Congenital aortic stenosis refers to an abnormally formed aortic valve which produces varying degrees of obstruction. Patients with mild aortic stenosis have no symptoms while those with moderate and severe aortic stenosis can experience shortness of breath, chest pain, dizziness, or fainting. Patients with symptoms from aortic stenosis as well as those with severe obstruction require treatment to relieve valve obstruction.
Many young patients with congenital aortic stenosis can be effectively treated with a balloon valvuloplasty or surgical valvotomy. These procedures reduce the valve obstruction and often delay the need for valve replacement for a number of years. If the aortic valve is calcified, however, successful valvuloplasty is rarely achieved and aortic valve replacement is generally necessary. Both balloon and surgical valvuloplasty produce a leak in the aortic valve known as aortic regurgitation. This must be followed to determine the optimal timing of future valve replacement.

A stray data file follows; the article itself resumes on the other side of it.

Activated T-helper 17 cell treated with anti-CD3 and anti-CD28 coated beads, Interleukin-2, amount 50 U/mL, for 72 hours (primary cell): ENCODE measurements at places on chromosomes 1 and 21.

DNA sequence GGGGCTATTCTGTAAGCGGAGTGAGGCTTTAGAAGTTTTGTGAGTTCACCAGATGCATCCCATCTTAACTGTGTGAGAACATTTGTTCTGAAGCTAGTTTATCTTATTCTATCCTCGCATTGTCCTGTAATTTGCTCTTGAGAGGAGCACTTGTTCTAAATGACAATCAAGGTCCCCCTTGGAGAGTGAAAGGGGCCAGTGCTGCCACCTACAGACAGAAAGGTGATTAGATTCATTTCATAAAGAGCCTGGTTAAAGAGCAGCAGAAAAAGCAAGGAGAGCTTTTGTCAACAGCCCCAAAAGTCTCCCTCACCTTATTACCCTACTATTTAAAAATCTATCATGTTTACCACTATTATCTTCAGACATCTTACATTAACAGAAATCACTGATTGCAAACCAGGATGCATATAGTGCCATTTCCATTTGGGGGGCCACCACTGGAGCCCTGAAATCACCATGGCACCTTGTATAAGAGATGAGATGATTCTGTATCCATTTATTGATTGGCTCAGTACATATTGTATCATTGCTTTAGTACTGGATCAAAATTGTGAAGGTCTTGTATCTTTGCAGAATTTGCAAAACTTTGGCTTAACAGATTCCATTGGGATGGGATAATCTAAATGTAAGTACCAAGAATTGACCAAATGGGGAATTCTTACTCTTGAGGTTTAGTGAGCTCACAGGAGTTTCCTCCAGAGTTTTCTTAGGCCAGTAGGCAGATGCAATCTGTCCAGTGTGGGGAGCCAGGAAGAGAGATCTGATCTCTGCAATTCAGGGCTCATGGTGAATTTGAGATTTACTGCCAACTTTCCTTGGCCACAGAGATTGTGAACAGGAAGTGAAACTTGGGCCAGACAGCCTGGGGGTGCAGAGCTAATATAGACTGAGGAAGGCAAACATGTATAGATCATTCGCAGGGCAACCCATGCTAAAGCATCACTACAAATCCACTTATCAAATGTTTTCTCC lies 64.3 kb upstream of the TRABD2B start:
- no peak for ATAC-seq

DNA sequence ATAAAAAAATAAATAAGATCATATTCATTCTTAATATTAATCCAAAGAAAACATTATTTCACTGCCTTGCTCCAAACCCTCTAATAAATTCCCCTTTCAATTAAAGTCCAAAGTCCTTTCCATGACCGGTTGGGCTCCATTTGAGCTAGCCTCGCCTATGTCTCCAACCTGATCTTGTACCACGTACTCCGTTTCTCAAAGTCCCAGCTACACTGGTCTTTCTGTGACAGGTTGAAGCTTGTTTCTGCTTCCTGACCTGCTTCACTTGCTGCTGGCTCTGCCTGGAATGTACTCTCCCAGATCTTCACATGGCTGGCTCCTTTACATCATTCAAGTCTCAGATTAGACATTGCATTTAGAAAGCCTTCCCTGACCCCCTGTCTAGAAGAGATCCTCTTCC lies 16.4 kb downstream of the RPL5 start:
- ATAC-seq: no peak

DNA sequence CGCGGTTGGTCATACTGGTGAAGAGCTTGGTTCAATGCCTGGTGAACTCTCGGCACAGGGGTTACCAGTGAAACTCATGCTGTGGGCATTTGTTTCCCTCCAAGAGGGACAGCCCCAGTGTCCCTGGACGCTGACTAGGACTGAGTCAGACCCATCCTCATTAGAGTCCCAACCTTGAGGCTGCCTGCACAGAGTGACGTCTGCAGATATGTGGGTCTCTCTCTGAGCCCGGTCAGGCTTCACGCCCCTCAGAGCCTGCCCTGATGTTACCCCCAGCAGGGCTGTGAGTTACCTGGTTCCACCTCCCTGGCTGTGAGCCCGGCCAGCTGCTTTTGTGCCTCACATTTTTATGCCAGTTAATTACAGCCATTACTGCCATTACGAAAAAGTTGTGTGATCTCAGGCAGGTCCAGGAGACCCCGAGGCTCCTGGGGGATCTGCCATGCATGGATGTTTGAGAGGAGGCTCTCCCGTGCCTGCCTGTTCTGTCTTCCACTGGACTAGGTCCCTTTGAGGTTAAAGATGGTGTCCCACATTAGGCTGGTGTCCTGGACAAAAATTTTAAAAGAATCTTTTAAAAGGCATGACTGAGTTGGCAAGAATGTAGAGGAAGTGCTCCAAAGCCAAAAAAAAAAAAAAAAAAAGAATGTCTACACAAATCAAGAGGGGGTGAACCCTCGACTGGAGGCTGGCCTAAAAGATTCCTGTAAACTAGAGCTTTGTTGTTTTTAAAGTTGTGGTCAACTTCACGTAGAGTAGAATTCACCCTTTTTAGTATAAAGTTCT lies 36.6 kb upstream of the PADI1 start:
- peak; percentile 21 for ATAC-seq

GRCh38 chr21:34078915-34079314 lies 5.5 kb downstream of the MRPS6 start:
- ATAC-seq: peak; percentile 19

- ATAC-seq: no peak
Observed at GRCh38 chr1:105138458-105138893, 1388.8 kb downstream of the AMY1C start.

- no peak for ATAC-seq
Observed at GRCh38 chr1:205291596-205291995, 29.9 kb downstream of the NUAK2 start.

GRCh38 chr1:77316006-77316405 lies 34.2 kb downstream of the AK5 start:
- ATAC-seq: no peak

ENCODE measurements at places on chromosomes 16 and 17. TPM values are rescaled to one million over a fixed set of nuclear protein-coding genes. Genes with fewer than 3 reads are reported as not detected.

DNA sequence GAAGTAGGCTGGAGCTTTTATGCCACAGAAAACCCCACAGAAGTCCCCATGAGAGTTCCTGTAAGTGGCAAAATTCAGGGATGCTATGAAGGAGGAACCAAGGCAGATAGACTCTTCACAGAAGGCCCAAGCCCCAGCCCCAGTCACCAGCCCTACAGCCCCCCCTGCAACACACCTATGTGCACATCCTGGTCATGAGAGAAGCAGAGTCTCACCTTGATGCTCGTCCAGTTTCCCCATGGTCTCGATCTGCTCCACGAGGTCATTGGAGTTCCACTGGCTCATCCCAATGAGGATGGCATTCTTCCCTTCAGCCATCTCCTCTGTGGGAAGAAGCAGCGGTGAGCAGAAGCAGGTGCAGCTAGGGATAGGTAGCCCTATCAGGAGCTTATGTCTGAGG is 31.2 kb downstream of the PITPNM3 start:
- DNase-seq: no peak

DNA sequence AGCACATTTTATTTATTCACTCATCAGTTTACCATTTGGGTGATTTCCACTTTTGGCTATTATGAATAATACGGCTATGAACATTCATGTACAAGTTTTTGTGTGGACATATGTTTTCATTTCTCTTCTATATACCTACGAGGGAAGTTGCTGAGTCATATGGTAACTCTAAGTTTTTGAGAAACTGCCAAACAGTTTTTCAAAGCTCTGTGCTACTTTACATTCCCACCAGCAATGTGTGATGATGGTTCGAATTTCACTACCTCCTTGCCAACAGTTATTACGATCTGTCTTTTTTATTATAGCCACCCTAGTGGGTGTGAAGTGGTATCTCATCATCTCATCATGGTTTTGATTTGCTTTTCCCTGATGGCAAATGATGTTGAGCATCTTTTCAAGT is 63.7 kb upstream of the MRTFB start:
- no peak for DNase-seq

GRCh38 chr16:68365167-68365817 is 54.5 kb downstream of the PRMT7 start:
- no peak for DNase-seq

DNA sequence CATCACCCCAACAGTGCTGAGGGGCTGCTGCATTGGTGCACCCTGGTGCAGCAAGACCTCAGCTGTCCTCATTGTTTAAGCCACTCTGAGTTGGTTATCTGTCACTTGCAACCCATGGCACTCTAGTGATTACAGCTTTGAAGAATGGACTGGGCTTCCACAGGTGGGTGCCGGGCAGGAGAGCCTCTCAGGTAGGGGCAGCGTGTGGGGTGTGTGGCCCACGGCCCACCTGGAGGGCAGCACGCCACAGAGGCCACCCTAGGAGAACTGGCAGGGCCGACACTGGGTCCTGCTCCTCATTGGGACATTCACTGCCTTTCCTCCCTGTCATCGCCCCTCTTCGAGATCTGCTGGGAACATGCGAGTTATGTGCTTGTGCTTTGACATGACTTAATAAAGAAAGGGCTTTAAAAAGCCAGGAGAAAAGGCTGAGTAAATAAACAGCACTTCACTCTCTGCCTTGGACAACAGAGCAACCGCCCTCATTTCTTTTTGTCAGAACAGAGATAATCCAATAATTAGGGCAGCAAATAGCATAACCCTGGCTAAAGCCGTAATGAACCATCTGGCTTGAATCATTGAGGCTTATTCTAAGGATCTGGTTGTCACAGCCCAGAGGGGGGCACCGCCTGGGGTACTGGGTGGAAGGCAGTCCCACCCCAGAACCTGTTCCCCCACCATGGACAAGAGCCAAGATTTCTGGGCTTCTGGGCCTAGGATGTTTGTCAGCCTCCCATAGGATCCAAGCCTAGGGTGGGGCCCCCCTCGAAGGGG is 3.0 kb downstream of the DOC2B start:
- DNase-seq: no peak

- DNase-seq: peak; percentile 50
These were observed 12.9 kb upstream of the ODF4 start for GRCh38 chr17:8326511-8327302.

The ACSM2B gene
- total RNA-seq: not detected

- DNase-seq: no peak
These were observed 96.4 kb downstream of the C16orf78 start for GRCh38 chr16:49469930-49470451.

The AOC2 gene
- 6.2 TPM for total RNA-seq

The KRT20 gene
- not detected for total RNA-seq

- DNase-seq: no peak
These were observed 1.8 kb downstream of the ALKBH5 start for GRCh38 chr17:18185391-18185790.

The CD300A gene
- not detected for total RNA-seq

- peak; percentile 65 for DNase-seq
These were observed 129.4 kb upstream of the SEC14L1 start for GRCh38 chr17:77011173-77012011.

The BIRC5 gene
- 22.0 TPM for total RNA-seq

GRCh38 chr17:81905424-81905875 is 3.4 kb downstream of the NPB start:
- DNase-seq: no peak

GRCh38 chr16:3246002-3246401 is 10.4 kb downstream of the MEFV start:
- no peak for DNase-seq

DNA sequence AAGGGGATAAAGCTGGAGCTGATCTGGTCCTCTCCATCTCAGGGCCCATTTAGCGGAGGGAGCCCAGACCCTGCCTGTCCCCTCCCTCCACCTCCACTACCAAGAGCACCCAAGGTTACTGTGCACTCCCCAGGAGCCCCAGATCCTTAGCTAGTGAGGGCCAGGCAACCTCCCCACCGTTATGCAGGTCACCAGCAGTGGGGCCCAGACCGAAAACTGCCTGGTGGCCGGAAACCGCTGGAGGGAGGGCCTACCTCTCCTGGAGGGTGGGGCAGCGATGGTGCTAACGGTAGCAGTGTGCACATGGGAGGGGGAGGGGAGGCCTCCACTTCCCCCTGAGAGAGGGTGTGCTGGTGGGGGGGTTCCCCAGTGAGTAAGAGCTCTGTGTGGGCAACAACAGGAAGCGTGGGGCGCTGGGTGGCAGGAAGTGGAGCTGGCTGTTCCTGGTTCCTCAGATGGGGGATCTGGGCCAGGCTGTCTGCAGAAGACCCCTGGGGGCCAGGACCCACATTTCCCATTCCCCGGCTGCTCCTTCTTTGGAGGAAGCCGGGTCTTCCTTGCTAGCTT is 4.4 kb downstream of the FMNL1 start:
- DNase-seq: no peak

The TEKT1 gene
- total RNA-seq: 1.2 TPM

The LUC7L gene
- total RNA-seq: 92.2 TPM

When aortic valve replacement does become necessary, there are several valve options including a mechanical valve, a tissue valve, the Ross (or pulmonary autograft) operation, or a homograft.
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